birds of various temperments. Soon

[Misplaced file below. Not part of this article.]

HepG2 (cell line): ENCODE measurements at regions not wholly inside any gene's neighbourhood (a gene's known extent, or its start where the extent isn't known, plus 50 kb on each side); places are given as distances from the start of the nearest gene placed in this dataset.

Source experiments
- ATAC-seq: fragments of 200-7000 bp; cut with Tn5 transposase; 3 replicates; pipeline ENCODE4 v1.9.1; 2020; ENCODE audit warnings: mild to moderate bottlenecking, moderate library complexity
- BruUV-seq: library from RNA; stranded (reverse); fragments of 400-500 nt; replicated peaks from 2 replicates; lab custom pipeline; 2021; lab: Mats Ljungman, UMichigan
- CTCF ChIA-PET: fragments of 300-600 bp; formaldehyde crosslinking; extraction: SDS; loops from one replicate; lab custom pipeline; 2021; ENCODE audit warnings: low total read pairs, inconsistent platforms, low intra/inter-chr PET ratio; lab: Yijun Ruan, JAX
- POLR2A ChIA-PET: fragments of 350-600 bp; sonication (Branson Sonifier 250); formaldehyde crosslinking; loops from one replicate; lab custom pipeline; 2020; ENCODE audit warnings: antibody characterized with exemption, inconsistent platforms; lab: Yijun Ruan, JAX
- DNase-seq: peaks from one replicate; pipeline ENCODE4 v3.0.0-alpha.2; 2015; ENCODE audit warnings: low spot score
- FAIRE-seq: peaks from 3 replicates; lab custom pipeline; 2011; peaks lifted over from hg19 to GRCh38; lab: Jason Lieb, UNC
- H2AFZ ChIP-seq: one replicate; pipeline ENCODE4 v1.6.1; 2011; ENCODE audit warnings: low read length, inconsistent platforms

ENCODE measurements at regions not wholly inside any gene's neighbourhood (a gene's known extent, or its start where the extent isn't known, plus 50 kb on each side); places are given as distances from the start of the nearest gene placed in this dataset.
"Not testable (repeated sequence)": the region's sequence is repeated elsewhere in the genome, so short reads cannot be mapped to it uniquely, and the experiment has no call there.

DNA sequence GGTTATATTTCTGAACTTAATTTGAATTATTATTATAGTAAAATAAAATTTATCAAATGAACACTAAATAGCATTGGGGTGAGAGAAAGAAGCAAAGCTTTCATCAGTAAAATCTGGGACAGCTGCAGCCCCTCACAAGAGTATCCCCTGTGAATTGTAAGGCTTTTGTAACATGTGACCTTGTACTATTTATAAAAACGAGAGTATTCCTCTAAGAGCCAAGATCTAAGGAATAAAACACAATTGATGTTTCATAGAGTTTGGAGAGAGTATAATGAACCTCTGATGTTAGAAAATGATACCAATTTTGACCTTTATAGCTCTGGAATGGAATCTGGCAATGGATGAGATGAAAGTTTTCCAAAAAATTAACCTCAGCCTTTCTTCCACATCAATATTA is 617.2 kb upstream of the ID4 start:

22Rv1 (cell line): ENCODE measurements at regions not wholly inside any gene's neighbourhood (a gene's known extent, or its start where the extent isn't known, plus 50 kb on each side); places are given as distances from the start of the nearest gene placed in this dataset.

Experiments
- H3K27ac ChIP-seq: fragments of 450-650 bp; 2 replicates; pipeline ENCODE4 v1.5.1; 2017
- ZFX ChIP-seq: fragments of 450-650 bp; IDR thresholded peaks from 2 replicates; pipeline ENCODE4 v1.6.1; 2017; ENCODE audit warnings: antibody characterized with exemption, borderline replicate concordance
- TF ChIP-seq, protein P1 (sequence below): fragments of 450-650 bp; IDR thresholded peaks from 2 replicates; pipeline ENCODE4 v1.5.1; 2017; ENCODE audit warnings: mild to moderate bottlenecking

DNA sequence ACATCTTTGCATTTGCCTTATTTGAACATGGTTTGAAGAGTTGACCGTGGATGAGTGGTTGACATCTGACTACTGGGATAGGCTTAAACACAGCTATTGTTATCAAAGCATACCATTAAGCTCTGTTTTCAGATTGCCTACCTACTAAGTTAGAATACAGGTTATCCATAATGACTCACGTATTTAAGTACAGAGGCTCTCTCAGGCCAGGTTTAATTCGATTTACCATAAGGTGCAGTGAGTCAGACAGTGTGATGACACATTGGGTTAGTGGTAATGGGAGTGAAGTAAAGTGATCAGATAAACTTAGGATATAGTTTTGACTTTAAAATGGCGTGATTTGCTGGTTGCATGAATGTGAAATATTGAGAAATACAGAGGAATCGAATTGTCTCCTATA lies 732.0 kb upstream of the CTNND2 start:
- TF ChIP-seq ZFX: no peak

my shoulders were resplendent with white doves and miles of cheap silk.  Then suddenly, from the back of the church, came a commotion. I turned to see, a bedraggled Lester come barrelling down the aisle, followed in slow-motion pursuit by my father and mother. The sleeves of Father’s suitcoat were rolled up to his elbows, and his face was smeared with a considerable amount of grease.  Mother looked like she’d been hit with a brick. She was immaculate, except for a glassy-eyed expression and the extreme tilt of her chapeau. Now, Father’s peripheral vision had never been too good, so naturally, when Lester stopped to genuflect, Father kept going and fell right on top of him.  Mother froze and watched the carnage, and then quietly, and with great dignity, slipped into a pew on the Bride’s side and pretended she didn’t know them.  Since the ring had still not made an appearance, we made do with what we could find; a piston ring left over from Lester’s auto repair work.  It was an extremely loose fit, more like a wedding bracelet, actually; which was not helped by Henrietta’s somewhat violent shaking. With the arrogance of youth, I assumed that her trembling, was in feverish anticipation of our first night together. Now don’t snicker. In those days, MOST people lost their virginity through marriage. And here stood my bride, so nervous and beautiful … I’d have to be gentle with her … This masculine bravado of mine melted away, however, when Henrietta picked up the train of her dress and took the recessional in double time. Suddenly I was panic-stricken. I thought, “My God, what is she expecting of me? What if I can’t … “perform” … I wasn’t referring to the act, I was referring to “the act” … Well,  anyway, with no other alternatives coming to mind, I quickly stuffed the birds and silk scarves back in my pockets and dashed after my brand new wife.  By the time I caught up, Henrietta had already burst through the church doors and hit the stairs at a flat out run, barely giving the spectators a chance to reach into their bags in order to throw the rice.  Without a word spoken between us, I drove her back to the hotel. She got out and whirled through the revolving door, and my last image of her was as she trotted through the lobby, her right hand still clutching the bouquet and her left arm held upright in order to keep the grimy piston ring from falling off.   Naturally I was a bit non-plussed …  (Angela hurriedly re-enters) Oh. Well,  (To Angela:) Welcome back to earth.  I was just filling in the eternity while you were occupied …